Just a short note to thank you very much for the figurine ... (it) arrived in excellent condition, as can be seen from the attached images. As far as I can work out you got the details perfect. Making the black cock’s plume out of black fishing line was a great touch.
The Museum already has a collection of lead models of the mounted band, and this model would go well with that; it will be on display within a couple of weeks. ...
Glad to hear from you, hope you enjoy our newsletters. (Reply by Museum Secretary)
Thank you ever so much, first of all, for giving my little Lancer a home in your museum. ... Please keep me posted with your newsletter; it's great!
Editor's Note:- We have also been in contact with John Upton. John also migrated to Canada after serving in the Regiment. He now spends the southern summer on the Gold Coast and the northern one in Vancouver.
Hugh Clark et al
You will recall the article submitted by Hugh Clark in the issue before last (February 2003) Newsletter. It was about the photo above taken on the USS Carter Hall, a liberty ship bound for Moratai after the Millen Griffith another liberty ship ran aground at Finschaffen.
Standing at the rear is Eric McGuire, next line down is Les Cullen, Bill Carey, Craig Wilson, Les Chipperfield, Pat O'Toole, John Hollis, Les Laverty, Hugh Clark, ?, Jack Mitchell, the two in front are Neil McDonald and Ben Bullen.
Les Chipperfield filled in one of the gaps last newsletter.
Ron Cullen wrote:
I have just been looking through February's 2003 issue of the Lancers Despatch. The photo on page 12 of the publication titled "Can You Fill the Gaps". The soldier standing on left of the long line of men looks very much my Father, Trooper Les (Skinny) Cullen. I can remember him telling me about the Liberty Ship running aground.
I have looked at some photos of Dad taken about the same time and I'm pretty certain that is him in the photo. Dad was a member of HQ Troop, "B" Squadron, at the Balikpapan landing. Wishing you and the other members of the association all the best.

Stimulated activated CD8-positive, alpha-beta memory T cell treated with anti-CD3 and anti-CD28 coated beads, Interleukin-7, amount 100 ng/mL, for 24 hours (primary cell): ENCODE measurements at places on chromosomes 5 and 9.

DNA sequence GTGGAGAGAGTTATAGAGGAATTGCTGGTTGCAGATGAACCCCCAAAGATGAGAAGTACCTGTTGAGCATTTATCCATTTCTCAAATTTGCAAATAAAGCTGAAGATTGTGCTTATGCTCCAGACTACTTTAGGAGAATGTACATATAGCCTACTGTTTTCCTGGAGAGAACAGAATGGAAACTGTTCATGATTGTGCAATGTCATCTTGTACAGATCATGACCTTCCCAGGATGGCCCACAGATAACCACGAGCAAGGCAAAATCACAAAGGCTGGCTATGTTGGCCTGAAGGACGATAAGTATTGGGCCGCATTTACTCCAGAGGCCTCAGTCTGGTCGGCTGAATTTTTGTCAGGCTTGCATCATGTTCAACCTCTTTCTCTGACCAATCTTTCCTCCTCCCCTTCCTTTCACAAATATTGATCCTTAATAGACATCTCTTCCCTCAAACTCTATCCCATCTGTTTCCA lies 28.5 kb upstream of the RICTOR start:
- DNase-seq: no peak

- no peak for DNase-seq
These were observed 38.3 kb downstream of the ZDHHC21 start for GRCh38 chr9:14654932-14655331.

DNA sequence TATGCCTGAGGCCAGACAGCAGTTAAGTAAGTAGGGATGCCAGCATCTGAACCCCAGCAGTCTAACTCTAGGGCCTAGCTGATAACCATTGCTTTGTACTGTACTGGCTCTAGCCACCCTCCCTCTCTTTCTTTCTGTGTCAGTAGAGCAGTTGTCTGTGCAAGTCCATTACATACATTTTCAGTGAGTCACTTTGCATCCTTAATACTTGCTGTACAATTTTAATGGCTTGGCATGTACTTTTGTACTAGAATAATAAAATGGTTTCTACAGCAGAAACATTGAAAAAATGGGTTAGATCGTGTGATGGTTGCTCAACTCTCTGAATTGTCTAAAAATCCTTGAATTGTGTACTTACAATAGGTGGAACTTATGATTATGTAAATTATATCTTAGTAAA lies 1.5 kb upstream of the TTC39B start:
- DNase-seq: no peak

Ron (BUC) Cullen
Editor's Note:- Ron is one of three generations of Armoured Corps soldier. Ron's father Les served with the Regiment in WWII, Ron with the Regiment and the HRL during the 1970s and 1980s, Ron's son Simon served recently with 1AR.
NEW GUINEA OPERATIONS 1943-44 OF 'A' SQUADRON 1st AUST TANK BN AIF ROYAL NSW LANCERS - by Ron Pile. FINAL REPORT.
Subsequent to progress reports in Lancers Despatch of Feb and Aug 03 further orders were received and issued, the total becoming 109. After 1st September deadline the 13 spares were issued gratis to the Tank Museum and the Lancers Museum. A surplus of around $40 resulted, a good result. At the October committee meeting it was reported that our Museum receives inquiries and orders for the Lancers History through the internet. It was agreed that further copies can be printed and supplied of both this Ron Pile's, publication and also the earlier "Memories of 'A' Squadron" if orders are received by the Museum following some publicity.
THE BEERSHEBA COMMEMORATION - 31 October 2003
This event, of special historical interest to all with some connection to our forebears of the WWl Light Horse, marks the famous and successful charge by 4th and 12th Light Horse Regiments on 31st October 1917, and is held annually at the Mounted Corps Memorial in Canberra. This year's event was again well organised by Honorary Member John Munns of Light Horse Association, and was attended by a group of uniformed Light Horsemen and a small Honour Guard. In a simple ceremony tributes were paid to all Light Horsemen and their horses, and wreaths were laid.